Skip to main content



Research comprises the core of our work in the Department of Clinical and Social Sciences in Psychology. At Rochester, psychology research covers four main areas:

  • Developmental psychopathology
  • Interpersonal relationships
  • Adolescence
  • Motivation

But our research often crosses disciplines and connects domains, and we maintain strong ties with biological and social disciplines across the University, including the Medical Center, the Warner School of Education, and the Mt. Hope Family Center, among others. As a result, our work is characterized by collaboration with faculty, researchers, and colleagues on campus and in the community. Undergraduate students also play active roles in departmental research, from research assistants to research study participants.

Locally and globally, our researchers are making discoveries that help lead to an improved understanding of how the world works in an effort to make the world ever better.

Research Opportunities for Undergraduates

Faculty and graduate students of the department are frequently in search of individuals with an interest in social sciences research. These positions vary with regard to requirements, duties and compensation.

Many positions are volunteer positions, and offer an excellent opportunity to participate in the field of psychology first-hand. They also offer valuable experience for those continuing their careers in a research field.

Positions are posted on the research assistant opportunities and university's job board pages.

Faculty Research Interest

Loisa BennettoProfessor Bennetto’s research focuses on the neurocognitive bases of autism spectrum disorder.  Her work examines the role of multisensory processing in social-communication difficulties and in everyday behaviors, including restricted food preferences.
Patrick DaviesProfessor Davies’ research interests include marital conflict, family discord, parental adjustment, child emotion regulation and coping with family stress, child psychosocial maladjustment, and competence.
Edward DeciProfessor Deci is interested in human motivation, particularly the nature and development of self-determination.
Andrew ElliotProfessor Elliot’s research focuses on approach and avoidance motivation, achievement motivation, social motivation, and well-being.
Marie-Joelle EstradaProfessor Estrada's research focuses on interpersonal relationships – specifically romantic relationship initiation and progression over time.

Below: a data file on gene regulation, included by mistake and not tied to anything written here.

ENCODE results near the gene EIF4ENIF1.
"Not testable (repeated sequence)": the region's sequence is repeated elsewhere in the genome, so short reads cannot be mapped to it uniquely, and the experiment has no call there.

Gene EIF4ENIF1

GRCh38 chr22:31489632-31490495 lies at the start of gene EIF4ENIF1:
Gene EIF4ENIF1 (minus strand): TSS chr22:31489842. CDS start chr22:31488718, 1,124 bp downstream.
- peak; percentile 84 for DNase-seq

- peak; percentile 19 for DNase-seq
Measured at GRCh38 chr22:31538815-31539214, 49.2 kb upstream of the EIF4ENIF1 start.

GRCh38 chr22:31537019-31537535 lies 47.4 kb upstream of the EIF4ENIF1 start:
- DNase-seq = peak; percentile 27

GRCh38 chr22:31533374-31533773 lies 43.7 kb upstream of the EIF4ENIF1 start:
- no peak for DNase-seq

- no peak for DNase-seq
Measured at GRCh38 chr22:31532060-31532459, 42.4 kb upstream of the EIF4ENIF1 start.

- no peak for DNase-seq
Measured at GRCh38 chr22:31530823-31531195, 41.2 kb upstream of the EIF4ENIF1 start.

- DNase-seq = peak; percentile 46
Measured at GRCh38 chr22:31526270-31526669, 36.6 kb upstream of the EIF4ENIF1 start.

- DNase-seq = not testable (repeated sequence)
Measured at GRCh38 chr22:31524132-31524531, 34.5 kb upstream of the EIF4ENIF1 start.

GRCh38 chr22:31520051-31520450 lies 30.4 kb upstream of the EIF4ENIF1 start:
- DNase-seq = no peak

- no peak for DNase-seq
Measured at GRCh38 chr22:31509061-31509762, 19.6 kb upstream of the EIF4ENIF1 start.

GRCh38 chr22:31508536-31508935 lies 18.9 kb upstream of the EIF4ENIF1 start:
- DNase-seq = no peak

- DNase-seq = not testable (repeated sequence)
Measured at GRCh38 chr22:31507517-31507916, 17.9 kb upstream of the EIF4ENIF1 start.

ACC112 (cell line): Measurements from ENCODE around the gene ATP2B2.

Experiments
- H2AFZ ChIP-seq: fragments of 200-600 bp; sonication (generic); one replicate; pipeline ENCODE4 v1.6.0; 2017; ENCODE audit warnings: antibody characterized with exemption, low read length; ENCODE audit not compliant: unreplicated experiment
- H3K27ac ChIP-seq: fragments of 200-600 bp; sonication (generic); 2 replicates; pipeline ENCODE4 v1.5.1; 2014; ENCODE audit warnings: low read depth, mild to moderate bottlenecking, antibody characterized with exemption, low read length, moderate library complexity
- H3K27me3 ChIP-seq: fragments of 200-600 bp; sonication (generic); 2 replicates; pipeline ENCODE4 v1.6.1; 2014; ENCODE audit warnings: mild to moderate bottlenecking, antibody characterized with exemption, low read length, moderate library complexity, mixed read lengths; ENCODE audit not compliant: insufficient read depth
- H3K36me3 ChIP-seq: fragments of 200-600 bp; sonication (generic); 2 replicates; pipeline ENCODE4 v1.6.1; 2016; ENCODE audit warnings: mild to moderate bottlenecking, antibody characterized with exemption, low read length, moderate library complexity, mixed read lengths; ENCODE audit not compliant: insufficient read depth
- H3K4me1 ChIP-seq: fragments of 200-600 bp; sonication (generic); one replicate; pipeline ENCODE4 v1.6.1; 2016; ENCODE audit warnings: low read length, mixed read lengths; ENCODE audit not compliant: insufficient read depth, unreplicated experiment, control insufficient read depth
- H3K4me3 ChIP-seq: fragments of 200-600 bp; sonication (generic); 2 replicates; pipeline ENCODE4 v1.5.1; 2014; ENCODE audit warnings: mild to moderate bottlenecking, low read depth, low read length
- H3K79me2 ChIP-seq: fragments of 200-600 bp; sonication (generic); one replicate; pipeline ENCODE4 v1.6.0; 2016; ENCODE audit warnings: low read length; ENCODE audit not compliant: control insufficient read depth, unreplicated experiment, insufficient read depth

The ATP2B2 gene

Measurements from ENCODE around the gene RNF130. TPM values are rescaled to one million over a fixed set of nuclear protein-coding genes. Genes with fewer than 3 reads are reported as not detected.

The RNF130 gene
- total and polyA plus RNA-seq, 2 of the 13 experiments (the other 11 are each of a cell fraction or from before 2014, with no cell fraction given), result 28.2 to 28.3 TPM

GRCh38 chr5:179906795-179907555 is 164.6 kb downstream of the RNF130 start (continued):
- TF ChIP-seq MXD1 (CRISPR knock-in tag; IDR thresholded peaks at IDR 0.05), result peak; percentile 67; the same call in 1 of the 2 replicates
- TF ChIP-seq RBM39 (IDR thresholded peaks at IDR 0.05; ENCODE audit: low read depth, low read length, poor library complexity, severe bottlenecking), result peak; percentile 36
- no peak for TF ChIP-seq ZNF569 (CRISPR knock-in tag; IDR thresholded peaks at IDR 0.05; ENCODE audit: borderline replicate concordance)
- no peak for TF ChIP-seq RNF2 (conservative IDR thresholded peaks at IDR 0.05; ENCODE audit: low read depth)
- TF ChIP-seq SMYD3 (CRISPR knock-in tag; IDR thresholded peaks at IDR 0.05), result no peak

Catherine GlennProfessor Glenn’s research focuses on the development and prediction of suicidal and self-injurious behaviors.
Jeremy JamiesonProfessor Jamieson's research focuses on social stress and decision making, emotion regulation, and risk and uncertainty.
Christopher NiemiecProfessor Niemiec is interested in human motivation, emotion, and personality in social contexts. His research uses self-determination theory to examine the nature and functional significance of autonomy in a variety of life's domains.
Harry ReisProfessor Reis’ research interests involve social interaction and close relationships.
Ronald RoggeProfessor Rogge’s research focuses on understanding romantic relationships, from the early stages of dating to marriage.
Judith SmetanaProfessor Smetana’s research focuses on adolescent-parent relationships and development in cultural contexts; the development of young children’s moral and social knowledge; parent’s parenting beliefs and their relationships to parenting practices and child outcomes.
Lisa StarrProfessor Starr's research focuses on the origins and consequences of depression and anxiety in adolescents and adults. Particular emphases include understanding the interface between psychopathology and the social environment and delineating complex, reciprocal, and interactive relationships between interpersonal, cognitive, and biological risk factors and internalizing symptoms.
Melissa Sturge-AppleProfessor Sturge-Apple’s research interests include parenting, interparental conflict, and children’s socioemotional adjustment; ethological and family systems theories; psychophysiology; quantitative methods.
Sheree TothProfessor Toth is the Director of the Mount Hope Family Center. Her research interests are broadly focused in the field of developmental psychopathology.  She is especially interested in examining the effects of maltreatment and parent depression on child development, particularly in the domains of self development and representational capacities.  Dr. Toth is also committed to the evaluation of preventive interventions for high risk populations.
Miron ZuckermanProfessor Zuckerman works on topics related to psychology of religion, social cognition, nonverbal behavior, and data analysis.